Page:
It arises because of the key role played by Iran in supporting Assad and Assad’s collective punishment approach to political survival. No doubt the senior official with whom we spoke has not had a ‘we’ve got to keep Iran on board’ discussion with the president. No doubt the subject of sacrificing Syrians, the interests of their neighbors, and those of American allies in Europe for the sake of not alienating Iran has never been on the agenda of high-level interagency meetings. There are some things presidents, for better or worse, just ‘know.’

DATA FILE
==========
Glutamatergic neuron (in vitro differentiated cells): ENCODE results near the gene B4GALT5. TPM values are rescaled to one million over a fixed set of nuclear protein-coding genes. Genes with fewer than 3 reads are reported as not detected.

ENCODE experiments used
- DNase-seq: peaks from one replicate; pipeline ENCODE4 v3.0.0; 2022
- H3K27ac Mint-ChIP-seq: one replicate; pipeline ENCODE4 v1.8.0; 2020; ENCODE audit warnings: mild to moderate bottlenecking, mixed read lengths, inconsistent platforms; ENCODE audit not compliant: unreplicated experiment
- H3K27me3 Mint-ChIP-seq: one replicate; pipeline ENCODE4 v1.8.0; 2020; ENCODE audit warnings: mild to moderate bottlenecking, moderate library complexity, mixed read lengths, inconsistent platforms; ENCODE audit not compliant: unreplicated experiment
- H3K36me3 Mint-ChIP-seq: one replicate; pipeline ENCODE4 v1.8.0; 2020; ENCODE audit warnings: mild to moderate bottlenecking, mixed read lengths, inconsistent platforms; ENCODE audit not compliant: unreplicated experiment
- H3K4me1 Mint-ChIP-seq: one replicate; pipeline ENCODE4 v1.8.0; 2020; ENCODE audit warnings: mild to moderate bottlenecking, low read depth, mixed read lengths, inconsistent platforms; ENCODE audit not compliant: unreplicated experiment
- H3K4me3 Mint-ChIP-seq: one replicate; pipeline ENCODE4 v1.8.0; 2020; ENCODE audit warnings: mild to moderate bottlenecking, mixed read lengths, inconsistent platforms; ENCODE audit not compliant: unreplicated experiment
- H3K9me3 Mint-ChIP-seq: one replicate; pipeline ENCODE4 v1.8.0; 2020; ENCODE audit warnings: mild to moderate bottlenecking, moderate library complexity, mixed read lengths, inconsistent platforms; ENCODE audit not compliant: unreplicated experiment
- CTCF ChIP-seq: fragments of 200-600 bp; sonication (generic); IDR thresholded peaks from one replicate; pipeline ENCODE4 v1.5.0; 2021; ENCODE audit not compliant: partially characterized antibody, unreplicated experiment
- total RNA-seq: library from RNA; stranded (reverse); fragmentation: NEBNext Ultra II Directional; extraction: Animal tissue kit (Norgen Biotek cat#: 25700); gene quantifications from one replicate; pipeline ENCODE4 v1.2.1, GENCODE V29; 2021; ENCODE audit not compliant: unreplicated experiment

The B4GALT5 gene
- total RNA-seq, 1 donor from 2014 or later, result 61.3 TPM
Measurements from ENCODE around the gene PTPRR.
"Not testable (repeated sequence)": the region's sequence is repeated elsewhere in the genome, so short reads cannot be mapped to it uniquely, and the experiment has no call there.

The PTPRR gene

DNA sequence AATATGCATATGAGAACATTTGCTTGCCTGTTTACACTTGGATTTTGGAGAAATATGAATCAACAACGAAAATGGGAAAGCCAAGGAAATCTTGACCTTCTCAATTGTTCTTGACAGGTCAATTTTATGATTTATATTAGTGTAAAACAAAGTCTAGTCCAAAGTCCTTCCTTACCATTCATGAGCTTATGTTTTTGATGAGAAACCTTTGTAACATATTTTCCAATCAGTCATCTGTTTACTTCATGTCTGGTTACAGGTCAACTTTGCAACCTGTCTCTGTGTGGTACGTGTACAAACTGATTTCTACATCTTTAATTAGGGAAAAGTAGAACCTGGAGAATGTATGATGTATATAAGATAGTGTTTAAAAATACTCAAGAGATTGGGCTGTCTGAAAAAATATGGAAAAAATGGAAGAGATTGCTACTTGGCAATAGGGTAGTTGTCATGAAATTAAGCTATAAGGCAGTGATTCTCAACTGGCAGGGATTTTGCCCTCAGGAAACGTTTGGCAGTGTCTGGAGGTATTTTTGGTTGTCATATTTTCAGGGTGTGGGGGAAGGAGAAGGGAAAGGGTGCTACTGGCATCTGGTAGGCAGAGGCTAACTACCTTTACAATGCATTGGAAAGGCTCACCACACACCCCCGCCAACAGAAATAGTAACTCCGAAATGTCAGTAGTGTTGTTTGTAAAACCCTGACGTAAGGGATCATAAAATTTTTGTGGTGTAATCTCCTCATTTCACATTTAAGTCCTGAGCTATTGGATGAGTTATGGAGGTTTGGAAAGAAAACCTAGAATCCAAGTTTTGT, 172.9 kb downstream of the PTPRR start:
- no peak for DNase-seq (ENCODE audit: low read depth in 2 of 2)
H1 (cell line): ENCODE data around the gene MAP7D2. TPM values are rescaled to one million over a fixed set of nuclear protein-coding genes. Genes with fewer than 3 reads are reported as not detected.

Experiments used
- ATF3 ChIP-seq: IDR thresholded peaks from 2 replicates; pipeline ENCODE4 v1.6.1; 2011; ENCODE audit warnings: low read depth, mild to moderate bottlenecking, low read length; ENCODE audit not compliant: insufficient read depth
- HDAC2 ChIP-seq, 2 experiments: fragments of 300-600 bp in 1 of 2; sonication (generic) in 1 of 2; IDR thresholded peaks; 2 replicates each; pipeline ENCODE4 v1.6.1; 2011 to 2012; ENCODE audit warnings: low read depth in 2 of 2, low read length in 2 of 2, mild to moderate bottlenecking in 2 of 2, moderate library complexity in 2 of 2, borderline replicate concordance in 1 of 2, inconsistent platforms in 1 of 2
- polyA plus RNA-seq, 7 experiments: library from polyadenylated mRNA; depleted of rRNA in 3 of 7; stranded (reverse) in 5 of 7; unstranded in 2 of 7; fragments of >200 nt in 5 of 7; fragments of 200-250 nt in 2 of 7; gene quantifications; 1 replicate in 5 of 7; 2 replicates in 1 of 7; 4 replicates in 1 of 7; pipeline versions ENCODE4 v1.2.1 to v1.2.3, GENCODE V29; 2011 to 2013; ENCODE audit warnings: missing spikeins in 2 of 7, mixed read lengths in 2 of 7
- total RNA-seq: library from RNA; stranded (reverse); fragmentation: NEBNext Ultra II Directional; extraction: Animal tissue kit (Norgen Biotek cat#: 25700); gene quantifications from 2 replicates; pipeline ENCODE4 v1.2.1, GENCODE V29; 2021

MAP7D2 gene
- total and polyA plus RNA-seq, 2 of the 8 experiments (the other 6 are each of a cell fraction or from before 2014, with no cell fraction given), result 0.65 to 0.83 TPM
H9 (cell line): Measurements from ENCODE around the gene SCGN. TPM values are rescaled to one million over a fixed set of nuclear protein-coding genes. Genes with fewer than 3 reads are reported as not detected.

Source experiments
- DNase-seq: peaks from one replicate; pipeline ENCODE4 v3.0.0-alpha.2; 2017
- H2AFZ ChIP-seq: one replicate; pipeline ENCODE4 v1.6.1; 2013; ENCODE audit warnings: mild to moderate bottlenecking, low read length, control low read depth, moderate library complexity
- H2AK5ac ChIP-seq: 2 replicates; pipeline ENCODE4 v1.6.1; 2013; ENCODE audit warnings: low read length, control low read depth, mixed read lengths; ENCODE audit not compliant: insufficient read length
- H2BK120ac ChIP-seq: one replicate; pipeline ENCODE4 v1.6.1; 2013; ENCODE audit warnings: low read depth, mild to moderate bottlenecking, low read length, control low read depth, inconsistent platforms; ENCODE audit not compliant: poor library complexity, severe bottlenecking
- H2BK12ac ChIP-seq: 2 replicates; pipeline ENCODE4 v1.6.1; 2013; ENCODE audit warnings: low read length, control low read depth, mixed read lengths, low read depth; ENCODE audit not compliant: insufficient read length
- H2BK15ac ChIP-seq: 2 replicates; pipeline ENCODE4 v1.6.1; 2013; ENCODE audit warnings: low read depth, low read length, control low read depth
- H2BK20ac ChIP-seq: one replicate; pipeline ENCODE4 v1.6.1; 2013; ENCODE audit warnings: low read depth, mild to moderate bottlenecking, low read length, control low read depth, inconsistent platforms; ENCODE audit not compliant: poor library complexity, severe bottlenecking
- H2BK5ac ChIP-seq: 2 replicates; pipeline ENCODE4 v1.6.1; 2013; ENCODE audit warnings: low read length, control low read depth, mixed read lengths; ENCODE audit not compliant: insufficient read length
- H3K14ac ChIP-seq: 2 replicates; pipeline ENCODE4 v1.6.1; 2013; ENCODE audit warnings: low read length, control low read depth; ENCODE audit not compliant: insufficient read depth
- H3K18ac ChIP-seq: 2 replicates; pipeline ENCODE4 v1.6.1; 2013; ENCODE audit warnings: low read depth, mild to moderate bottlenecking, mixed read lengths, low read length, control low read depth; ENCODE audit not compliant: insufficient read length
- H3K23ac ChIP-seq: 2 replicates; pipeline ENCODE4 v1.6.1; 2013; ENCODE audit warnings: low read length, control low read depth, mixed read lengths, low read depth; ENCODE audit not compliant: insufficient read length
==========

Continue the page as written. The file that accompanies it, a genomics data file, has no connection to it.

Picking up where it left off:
Lincoln, for example, knew that emancipation was a key to preserving the Union: he did not encourage cabinet debates on the subject. Franklin Roosevelt knew that sooner or later America would be involved in another global war: he did not facilitate public discussion of the matter. George W. Bush knew that the invasion of Iraq would produce a quick and relatively painless victory: his talking points, however, focused on weapons of mass destruction and on democracy in the Middle East. Strongly held presidential beliefs—the good, bad, and ugly—are sometimes not subjected to the spotlight of in-house or public scrutiny. A conclusion has, in effect, already been reached.